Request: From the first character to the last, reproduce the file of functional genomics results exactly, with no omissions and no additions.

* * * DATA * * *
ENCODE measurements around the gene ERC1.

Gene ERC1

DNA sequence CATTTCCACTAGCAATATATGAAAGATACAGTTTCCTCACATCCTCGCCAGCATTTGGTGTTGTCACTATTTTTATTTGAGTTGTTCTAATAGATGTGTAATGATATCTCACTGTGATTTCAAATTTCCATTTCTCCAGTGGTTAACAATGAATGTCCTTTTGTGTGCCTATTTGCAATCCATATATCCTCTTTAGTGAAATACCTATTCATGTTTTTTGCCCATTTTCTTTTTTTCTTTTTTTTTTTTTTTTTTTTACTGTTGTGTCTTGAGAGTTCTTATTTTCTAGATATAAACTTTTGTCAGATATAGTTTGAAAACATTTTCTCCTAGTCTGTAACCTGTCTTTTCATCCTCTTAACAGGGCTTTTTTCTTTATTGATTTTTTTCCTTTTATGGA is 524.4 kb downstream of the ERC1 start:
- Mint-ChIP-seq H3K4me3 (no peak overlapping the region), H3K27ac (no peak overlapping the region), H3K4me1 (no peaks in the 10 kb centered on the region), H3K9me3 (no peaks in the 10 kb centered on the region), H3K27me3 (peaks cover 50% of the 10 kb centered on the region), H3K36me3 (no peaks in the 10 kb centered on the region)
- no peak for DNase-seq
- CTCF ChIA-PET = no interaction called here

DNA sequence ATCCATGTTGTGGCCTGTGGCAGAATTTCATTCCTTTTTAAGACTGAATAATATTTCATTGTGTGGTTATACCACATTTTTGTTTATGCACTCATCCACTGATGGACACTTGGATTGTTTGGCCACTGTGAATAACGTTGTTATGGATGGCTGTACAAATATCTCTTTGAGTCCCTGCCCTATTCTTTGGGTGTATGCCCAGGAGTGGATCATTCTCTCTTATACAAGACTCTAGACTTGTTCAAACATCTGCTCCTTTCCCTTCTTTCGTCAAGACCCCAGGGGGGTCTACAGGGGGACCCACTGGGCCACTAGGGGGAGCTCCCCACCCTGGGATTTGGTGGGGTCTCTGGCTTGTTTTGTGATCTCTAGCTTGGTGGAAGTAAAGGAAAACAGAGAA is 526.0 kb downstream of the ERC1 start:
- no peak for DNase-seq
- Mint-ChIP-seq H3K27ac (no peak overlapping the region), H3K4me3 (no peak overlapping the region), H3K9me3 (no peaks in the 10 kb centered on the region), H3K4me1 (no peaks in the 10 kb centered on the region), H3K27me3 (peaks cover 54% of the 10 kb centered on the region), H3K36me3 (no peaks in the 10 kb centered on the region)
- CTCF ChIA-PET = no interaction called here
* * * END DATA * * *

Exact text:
ENCODE measurements around the gene ERC1.

Gene ERC1

DNA sequence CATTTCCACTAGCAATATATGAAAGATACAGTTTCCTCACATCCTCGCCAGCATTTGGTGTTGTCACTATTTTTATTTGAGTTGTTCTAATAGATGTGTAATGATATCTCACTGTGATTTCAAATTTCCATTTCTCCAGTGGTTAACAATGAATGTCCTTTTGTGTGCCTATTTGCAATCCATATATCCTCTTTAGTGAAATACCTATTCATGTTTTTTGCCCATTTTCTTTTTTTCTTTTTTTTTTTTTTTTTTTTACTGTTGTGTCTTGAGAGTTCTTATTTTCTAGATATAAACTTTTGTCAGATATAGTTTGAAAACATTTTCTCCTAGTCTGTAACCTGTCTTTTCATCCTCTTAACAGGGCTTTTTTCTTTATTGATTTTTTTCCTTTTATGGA is 524.4 kb downstream of the ERC1 start:
- Mint-ChIP-seq H3K4me3 (no peak overlapping the region), H3K27ac (no peak overlapping the region), H3K4me1 (no peaks in the 10 kb centered on the region), H3K9me3 (no peaks in the 10 kb centered on the region), H3K27me3 (peaks cover 50% of the 10 kb centered on the region), H3K36me3 (no peaks in the 10 kb centered on the region)
- no peak for DNase-seq
- CTCF ChIA-PET = no interaction called here

DNA sequence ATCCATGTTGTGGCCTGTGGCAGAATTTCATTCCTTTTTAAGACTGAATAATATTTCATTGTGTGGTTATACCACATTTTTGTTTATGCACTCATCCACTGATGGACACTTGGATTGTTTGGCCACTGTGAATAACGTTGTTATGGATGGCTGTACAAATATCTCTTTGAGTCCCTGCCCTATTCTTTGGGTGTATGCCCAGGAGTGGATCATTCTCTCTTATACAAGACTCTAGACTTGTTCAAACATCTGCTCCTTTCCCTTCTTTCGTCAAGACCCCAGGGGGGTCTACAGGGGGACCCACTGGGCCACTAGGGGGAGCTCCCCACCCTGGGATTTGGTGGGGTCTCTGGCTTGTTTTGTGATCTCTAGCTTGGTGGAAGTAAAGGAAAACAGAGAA is 526.0 kb downstream of the ERC1 start:
- no peak for DNase-seq
- Mint-ChIP-seq H3K27ac (no peak overlapping the region), H3K4me3 (no peak overlapping the region), H3K9me3 (no peaks in the 10 kb centered on the region), H3K4me1 (no peaks in the 10 kb centered on the region), H3K27me3 (peaks cover 54% of the 10 kb centered on the region), H3K36me3 (no peaks in the 10 kb centered on the region)
- CTCF ChIA-PET = no interaction called here